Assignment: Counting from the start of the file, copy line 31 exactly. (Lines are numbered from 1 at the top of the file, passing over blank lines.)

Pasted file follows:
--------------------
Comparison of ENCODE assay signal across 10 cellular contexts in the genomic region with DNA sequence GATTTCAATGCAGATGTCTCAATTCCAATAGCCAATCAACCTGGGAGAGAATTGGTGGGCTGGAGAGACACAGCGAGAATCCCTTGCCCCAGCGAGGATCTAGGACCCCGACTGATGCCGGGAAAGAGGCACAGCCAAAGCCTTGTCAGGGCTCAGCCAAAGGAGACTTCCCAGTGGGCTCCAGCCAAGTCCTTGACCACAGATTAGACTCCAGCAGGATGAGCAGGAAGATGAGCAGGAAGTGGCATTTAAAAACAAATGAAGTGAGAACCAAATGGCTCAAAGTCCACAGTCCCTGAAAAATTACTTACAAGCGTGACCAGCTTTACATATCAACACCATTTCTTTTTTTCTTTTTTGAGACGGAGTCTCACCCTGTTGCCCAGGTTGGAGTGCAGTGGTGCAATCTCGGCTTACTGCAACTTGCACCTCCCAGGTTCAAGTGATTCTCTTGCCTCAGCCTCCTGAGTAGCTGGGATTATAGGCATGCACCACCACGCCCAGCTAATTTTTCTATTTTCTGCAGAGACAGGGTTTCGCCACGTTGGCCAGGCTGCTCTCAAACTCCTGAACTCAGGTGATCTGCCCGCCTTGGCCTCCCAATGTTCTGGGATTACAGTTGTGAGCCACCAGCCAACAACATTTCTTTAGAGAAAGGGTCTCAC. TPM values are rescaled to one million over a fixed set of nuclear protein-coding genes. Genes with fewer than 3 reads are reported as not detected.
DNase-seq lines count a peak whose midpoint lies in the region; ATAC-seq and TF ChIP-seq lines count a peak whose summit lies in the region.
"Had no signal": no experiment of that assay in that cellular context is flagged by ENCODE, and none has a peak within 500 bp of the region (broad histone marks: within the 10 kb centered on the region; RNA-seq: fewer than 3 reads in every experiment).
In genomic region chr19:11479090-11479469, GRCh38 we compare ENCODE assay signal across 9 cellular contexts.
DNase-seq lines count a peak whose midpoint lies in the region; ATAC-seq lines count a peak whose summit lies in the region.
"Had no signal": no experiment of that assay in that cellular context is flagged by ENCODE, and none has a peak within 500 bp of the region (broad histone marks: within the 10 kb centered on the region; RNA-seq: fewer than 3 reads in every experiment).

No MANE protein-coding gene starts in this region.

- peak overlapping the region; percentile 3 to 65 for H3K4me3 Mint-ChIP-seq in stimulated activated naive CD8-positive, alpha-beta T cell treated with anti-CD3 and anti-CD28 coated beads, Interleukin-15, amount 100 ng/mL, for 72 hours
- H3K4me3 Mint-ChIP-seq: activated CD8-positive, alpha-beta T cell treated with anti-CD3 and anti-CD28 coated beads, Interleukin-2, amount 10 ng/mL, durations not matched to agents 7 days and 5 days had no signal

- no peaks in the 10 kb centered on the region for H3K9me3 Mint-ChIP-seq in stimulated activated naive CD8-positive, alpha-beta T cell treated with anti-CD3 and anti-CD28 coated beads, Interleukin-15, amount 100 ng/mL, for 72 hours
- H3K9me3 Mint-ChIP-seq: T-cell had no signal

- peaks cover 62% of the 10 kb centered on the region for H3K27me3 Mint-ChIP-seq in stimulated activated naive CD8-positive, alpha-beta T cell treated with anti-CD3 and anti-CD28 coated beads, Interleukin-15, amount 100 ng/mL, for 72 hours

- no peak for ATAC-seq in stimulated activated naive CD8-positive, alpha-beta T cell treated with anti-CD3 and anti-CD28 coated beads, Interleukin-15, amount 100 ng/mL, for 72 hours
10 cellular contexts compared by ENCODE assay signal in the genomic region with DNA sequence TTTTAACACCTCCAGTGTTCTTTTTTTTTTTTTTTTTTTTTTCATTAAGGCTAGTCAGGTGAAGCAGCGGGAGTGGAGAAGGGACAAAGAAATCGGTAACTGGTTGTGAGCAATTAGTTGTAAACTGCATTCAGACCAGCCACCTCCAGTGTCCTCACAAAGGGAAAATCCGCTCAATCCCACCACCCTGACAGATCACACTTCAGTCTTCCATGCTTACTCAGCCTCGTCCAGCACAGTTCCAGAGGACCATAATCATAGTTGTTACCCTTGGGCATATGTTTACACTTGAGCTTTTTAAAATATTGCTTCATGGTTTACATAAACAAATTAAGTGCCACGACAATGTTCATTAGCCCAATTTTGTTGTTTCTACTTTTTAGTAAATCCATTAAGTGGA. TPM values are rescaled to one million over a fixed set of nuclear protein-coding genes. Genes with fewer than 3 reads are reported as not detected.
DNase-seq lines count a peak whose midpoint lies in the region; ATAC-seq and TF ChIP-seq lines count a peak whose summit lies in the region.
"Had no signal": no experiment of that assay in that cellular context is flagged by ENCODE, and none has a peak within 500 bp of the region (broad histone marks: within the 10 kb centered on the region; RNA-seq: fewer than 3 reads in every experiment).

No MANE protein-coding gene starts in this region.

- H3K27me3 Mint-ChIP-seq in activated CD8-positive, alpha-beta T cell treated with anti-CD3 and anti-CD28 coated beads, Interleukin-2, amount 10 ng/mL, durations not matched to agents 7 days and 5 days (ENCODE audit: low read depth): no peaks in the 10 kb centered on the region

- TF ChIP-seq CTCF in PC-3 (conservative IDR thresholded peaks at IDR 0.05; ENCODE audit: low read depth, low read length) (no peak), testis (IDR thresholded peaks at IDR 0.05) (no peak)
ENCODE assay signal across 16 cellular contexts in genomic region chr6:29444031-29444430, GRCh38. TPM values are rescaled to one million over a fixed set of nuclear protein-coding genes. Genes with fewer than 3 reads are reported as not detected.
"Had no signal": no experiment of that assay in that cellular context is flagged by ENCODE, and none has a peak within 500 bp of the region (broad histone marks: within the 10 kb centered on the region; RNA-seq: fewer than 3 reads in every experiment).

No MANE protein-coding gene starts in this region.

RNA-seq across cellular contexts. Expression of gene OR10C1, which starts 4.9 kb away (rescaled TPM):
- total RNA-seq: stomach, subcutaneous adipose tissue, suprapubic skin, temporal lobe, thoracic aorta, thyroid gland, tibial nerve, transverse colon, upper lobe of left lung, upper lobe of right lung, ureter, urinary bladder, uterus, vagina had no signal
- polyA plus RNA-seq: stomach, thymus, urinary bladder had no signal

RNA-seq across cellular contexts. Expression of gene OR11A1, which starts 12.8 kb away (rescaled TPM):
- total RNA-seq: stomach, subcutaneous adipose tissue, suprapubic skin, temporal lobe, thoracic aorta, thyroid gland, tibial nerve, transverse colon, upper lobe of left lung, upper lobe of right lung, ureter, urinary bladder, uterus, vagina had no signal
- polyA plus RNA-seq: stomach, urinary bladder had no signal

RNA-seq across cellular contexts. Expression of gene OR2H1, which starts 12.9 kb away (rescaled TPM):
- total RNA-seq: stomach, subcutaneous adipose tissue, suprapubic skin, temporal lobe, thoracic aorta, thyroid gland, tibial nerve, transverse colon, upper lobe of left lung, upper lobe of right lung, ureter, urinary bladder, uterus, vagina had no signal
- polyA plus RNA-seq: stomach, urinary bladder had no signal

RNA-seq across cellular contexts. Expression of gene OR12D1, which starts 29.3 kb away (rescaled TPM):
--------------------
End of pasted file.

- polyA plus RNA-seq: stomach, urinary bladder had no signal